Noel Coward’s play has been adapted for the screen multiple times dating back to 1945, but it’s been long enough since any recent attempt that someone had to make another run at it. While the cast is strong, the conventional direction by Edward Hall is uninspired, making this a fairly unspirited take on the Coward classic.
Dan Stevens stars as an untalented novelist named Charles who rose to fame and fortune thanks to the secret contributions of his now deceased wife, Elvira (Leslie Mann). That’s pronounced El-vee-ra, not like the Mistress of the Dark. He’s happily remarried to a charming new wife named Ruth (Isla Fisher) who wants him to leave London to pursue a career as a Hollywood screenwriter, but he’s suffering from writer’s block since he no longer has Elvira’s valuable input. When Charles and Ruth encounter an eccentric mystic named Madame Acarti (Judi Dench) and get her to perform a séance in the hopes of inspiring his writing, they get more than they bargained for when Elvira’s spirit returns to comedically haunt them.
The film is anchored by standout performances by Mann and Fisher, delightfully employing their understated comedic chops as they fight over their man. Dench’s role is little more than a glorified cameo, so she doesn’t make much impact. Unfortunately, Stevens veers too far into slapstick, getting bug-eyed and over-animated as he tries to appease his dead and living wives. Just look at his expression on the cover, it tells you all you need to know about how he plays this role. The film would have been stronger if he played the role a bit more dramatic, as it’s hard to care about his fate here when he’s over-exaggerating his actions. The film really just isn’t very funny thanks to Hall’s bland direction, so while Stevens seems to have shown up for a broad comedy, his director and castmates put in more grounded efforts. It also doesn’t help that the main exterior set in this circa-1940s story looks more like the sleek, modern hillside mansion from the helicopter shootout in the first Lethal Weapon than a proper English country estate.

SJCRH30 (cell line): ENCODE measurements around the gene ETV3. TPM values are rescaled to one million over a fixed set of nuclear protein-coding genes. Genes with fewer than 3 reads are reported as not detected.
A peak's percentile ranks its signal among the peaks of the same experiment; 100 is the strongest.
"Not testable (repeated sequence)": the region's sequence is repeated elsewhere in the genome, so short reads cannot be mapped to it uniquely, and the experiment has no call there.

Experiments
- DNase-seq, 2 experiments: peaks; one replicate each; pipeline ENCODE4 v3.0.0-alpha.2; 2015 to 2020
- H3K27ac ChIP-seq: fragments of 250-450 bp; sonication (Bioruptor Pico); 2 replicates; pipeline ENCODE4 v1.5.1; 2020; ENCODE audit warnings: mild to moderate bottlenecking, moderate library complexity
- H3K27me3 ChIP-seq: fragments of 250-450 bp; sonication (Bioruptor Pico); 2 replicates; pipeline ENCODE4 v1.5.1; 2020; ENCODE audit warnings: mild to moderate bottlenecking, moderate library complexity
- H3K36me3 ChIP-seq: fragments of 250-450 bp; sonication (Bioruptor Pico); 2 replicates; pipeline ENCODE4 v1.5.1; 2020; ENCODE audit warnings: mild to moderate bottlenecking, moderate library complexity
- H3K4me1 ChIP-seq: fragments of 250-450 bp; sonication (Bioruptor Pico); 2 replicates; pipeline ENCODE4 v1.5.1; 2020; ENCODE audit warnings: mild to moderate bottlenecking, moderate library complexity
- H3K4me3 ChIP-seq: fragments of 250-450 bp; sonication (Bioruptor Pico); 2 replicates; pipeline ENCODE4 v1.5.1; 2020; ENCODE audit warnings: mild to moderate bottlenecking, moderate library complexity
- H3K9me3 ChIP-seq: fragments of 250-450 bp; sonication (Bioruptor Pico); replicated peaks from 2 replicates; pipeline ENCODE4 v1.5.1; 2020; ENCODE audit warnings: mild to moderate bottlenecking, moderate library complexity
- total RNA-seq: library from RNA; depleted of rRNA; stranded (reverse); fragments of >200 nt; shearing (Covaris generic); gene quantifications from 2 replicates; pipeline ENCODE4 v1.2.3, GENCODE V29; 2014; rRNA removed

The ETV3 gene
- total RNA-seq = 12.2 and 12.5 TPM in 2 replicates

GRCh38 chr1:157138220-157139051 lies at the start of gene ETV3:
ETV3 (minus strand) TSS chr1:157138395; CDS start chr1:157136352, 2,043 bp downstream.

The Blu-ray is presented in 2.39:1 aspect ratio with DTS-HD 5.1 Master Audio. There’s really no reason for the epic ultra-wide aspect ratio for what is at its core a stage play, but the infrequent charming English countryside exteriors are pretty enough to help fill some of the space. The only bonus feature is a perfunctory making-of featurette including interviews with Dench and Stevens. Since the film doesn’t have the backing of any major U.S. studio, there’s no digital copy, and there’s also not a DVD, just a Blu-ray disc.
The film seems to have just appeared on our shores without any substantial theatrical release, apparently another victim of COVID based on its 2020 copyright date. In more traditional times, it likely would have enjoyed a modest theatrical art house run before its bow on home video, but at least it hasn’t skipped us completely, even though the major streamers reportedly passed on it. While the direction is about as by the numbers as possible, and Stevens hams it up too much, it’s a pleasant enough diversion watching Mann and Fisher get strong roles and make the most of them.